Every September there’s a Thames Festival in London, usually over the course of a weekend or two which hosts various events in celebration of this river which winds and snakes through the capital.
This year, they’re going bigger and better with a month-long celebration called Totally Thames which starts today until the end of the month. The programme of events this year is spectacular and far too numerous to go into detail – there are riverside walks and historical documentaries, lots of family festivities and things for kids to do (art and storytelling about ships and rivers of the world); there’s live music and free cinema, sports challenges, boat-rides and quizzes, not to mention a 5-day festival down at Greenwich where you’ll see an array of tall sailing ships passing through. Most events are free but some, like the fire garden tribute to Battersea power station (before it closes for refurbishment) are free but tickets are required. Intrigued by the notion of a fire garden? Me too! Check it out here.
Of particular note to you thesps out there is the free film festival down at The Scoop at More London (click here for films showing), various historical walks if you’re doing some character research and want to get a sense of London dockyards during the blitz or the areas that Dickens wrote about and a historical walk/talk with Brian Cookson called Bishops, Brothels and the Bard which will take you on a walk around The Globe area and talk about Shakespeare’s links with Southwark Cathedral (tickets for that one are £7 – click here for further details).
There’s also live art at Endersby Wharf which will include animation and performance under the umbrella title of Over Time (click here) and screenings, talks and workshops at the Floating Cinema (which got a mention in a previous post and will be in residency at St Katharine Docks). Click here for details.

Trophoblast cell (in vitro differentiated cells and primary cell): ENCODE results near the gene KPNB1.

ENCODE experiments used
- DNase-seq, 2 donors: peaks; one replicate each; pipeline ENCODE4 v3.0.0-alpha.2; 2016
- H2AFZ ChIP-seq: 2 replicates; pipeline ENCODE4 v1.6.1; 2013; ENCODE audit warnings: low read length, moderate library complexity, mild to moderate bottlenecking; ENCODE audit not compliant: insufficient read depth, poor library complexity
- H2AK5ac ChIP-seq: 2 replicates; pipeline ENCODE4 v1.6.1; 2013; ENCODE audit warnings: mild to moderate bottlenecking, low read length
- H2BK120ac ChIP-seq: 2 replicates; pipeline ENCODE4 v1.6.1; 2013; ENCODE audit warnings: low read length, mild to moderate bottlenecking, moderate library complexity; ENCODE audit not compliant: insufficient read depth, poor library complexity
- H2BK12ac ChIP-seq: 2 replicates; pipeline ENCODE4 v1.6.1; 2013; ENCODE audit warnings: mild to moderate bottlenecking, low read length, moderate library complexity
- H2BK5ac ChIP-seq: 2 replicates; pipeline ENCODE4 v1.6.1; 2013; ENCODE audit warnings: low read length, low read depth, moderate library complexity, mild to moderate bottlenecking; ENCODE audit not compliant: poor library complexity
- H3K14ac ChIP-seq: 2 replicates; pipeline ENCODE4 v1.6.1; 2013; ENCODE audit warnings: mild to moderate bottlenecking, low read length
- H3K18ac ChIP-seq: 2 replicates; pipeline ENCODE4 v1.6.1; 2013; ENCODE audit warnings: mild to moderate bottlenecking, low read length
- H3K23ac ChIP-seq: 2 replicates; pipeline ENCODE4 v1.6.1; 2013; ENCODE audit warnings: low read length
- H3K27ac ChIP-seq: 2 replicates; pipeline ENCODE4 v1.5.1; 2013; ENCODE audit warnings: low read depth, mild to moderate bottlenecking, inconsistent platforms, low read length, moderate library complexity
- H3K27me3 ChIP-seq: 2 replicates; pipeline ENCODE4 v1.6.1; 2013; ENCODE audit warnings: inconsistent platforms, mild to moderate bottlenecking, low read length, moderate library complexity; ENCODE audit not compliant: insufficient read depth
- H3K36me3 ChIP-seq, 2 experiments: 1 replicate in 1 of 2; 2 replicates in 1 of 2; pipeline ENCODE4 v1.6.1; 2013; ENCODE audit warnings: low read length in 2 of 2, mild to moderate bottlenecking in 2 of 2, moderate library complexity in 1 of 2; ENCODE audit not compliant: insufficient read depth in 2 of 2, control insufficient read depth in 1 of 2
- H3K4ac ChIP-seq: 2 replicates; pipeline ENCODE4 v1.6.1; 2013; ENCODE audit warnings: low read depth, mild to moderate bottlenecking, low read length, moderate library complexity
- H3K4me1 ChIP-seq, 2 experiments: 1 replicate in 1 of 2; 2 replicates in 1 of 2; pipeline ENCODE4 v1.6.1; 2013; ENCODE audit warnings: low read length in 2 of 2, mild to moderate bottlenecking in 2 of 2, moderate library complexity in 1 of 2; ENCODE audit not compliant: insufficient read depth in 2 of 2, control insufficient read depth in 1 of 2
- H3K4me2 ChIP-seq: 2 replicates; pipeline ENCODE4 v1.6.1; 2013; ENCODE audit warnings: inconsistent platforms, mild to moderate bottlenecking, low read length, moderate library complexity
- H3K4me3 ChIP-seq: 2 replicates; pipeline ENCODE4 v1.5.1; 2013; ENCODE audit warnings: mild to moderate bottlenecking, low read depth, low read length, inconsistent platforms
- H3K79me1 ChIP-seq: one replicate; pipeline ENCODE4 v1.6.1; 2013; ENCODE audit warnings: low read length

Why this big fuss over a river? That’s what I was thinking, so here are some facts about the Thames you may/may not know:
- The Thames is the longest river entirely in England and the second longest (after the River Severn) in the UK.
- The Thames is made up of both freshwater and seawater. It’s said to start at Thames Head in Gloucestershire and flows through the Thames Estuary, out to the North Sea.
- The Romans established a settlement on the river around 50AD and called it Londinium. Later it became a major ship building and trade area for the Saxons, Normans and Tudors so London was a port long before it became the capital of England. By 1576, London was the world’s foremost trading port.
- Trade flourished on London’s docks. The river, its by-ways and canals were an important method of transporting goods. The growth of road transport, and the decline of the Empire in the years following 1914, reduced the economic prominence of the river.
- During World War II, the protection of certain Thames-side facilities, particularly docks and water treatment plants, was crucial to the munitions and water supply of the country. For that reason, it was heavily targeted by German bombs from 1939-1941 and the destruction changed the landscape and architectural profile of London entirely.
- Alongside the entire river runs the Thames Path – a national route for walkers and cyclists.
- In the early 1980’s, the Thames Barrier was built to protect London’s low-lying areas from flooding.
- The Thames itself provides two-thirds of London’s drinking water.
So. It’s pretty important then. Seems worthy of a celebration in my opinion.
Hoorah for the Thames….hip hip!!